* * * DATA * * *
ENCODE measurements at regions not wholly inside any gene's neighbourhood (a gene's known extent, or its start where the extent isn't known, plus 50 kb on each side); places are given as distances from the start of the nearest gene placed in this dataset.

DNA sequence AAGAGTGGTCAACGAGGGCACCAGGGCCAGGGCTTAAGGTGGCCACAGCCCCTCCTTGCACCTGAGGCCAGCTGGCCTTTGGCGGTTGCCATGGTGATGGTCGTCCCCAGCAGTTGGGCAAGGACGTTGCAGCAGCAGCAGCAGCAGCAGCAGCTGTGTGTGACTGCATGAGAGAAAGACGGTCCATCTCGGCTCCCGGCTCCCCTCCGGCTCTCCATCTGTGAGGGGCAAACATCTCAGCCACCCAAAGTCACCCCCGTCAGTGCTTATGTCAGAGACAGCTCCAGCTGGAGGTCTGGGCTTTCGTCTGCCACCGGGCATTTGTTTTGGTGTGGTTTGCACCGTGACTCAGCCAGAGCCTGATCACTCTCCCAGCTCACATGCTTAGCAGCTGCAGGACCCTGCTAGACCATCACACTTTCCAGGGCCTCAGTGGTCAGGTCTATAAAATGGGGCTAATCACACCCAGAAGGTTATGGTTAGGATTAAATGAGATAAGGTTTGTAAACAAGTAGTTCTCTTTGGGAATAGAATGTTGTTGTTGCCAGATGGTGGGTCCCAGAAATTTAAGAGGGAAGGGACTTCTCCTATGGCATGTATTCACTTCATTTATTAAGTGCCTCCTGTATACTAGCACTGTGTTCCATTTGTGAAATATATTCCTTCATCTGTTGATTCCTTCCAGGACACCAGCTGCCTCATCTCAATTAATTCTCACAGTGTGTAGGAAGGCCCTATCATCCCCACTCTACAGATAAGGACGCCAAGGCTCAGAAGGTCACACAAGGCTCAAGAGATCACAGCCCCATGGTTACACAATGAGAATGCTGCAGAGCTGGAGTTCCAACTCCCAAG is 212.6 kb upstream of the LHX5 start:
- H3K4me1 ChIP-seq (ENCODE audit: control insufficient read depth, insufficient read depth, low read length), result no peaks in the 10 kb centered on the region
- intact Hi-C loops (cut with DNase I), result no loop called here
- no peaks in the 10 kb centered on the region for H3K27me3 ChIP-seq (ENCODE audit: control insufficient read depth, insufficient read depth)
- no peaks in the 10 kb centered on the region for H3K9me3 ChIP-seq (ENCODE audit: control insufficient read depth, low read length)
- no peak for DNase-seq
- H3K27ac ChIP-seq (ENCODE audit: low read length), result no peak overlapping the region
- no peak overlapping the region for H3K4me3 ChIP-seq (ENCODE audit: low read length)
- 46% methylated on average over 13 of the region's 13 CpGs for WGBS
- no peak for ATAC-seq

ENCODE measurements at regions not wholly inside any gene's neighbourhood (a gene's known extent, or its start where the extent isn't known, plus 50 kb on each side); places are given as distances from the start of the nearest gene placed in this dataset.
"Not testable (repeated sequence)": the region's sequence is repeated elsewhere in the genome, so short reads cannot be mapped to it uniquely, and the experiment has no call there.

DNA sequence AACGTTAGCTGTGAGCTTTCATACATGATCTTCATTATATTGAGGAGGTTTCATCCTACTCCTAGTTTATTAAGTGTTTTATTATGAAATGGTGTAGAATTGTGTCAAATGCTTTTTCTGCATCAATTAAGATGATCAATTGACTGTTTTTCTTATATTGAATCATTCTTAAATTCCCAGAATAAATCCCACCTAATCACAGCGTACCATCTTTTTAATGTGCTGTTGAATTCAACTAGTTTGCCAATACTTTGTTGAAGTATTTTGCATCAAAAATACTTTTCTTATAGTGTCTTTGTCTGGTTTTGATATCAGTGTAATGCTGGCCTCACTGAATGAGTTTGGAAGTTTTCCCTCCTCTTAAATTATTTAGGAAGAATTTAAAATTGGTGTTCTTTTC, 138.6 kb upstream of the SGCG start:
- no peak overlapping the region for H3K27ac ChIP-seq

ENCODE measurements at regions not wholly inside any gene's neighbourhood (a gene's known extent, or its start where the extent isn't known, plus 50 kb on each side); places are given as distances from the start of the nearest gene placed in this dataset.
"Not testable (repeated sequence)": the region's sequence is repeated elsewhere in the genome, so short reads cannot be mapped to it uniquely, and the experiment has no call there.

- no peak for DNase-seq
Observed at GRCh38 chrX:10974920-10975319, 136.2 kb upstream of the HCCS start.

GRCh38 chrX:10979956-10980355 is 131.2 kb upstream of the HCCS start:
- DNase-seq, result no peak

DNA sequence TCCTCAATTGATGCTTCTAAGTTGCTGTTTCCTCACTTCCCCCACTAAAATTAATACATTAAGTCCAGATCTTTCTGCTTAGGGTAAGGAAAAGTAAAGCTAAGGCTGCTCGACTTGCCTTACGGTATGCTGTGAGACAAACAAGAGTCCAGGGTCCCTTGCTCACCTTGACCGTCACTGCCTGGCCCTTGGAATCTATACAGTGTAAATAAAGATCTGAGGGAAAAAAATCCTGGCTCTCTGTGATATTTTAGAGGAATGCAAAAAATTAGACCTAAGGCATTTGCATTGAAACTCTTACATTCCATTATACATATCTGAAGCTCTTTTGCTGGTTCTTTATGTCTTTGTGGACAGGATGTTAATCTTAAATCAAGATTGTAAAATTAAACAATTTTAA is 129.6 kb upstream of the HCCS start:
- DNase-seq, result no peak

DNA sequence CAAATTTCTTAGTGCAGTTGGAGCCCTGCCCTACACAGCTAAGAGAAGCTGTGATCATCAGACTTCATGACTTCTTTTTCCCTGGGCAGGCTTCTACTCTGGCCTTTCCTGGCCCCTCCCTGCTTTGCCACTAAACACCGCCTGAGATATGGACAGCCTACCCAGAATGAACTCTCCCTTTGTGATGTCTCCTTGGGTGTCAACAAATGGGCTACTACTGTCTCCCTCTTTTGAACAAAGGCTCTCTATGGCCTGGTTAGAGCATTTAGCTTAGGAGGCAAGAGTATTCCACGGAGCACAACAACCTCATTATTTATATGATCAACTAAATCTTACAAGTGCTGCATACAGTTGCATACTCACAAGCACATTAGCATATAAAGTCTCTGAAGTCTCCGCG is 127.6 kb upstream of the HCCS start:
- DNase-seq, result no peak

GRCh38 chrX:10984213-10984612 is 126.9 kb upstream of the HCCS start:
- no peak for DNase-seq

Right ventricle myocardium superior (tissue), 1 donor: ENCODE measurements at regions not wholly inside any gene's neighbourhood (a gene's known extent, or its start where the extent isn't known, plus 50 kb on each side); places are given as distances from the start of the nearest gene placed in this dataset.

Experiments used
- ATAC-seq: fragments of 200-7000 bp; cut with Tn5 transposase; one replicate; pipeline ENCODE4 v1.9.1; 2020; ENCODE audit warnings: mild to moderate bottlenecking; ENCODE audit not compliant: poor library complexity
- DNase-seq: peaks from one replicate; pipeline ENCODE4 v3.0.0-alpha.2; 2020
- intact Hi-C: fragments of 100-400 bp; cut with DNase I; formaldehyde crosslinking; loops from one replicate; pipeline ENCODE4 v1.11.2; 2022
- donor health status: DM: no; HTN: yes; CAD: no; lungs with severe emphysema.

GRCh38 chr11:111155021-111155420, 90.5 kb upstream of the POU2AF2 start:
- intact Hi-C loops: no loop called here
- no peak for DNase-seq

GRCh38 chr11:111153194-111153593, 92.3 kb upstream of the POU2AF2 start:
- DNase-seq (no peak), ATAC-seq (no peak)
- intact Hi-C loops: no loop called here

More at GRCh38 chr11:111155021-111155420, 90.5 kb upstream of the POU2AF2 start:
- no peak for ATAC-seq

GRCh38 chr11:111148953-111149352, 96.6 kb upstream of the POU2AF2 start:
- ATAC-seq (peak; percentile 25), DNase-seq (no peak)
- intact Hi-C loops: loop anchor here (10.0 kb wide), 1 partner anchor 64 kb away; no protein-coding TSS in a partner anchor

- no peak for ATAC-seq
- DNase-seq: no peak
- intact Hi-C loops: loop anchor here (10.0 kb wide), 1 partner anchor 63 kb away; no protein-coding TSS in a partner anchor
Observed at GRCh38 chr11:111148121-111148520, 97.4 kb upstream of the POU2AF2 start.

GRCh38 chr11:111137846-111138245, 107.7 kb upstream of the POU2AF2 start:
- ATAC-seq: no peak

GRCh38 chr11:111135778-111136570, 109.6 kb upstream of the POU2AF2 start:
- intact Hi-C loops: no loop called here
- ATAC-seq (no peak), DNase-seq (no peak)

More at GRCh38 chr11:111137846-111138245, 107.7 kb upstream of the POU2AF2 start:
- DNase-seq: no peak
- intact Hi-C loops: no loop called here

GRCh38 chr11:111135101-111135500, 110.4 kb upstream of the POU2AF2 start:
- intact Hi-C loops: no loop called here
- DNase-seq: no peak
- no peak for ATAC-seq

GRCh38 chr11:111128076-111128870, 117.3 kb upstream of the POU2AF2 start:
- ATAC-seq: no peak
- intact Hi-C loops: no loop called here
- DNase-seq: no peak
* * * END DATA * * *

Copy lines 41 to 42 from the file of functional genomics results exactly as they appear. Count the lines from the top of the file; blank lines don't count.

- no peak for ATAC-seq

GRCh38 chr11:111148953-111149352, 96.6 kb upstream of the POU2AF2 start: